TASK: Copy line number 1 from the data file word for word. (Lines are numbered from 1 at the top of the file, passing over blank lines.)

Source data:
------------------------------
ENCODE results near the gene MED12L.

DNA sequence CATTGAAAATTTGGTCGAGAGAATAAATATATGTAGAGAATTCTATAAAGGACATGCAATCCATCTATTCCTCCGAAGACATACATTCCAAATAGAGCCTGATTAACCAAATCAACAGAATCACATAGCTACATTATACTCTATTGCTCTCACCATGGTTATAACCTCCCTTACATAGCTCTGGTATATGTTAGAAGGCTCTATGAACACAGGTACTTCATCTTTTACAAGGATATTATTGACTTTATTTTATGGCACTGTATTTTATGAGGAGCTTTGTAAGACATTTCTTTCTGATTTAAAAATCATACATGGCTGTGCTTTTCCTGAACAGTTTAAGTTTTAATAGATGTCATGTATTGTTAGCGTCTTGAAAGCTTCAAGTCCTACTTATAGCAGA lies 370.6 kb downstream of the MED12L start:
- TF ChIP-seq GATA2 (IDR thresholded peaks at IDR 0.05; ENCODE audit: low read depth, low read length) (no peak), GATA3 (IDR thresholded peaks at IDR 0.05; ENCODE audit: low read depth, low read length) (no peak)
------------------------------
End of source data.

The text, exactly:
ENCODE results near the gene MED12L.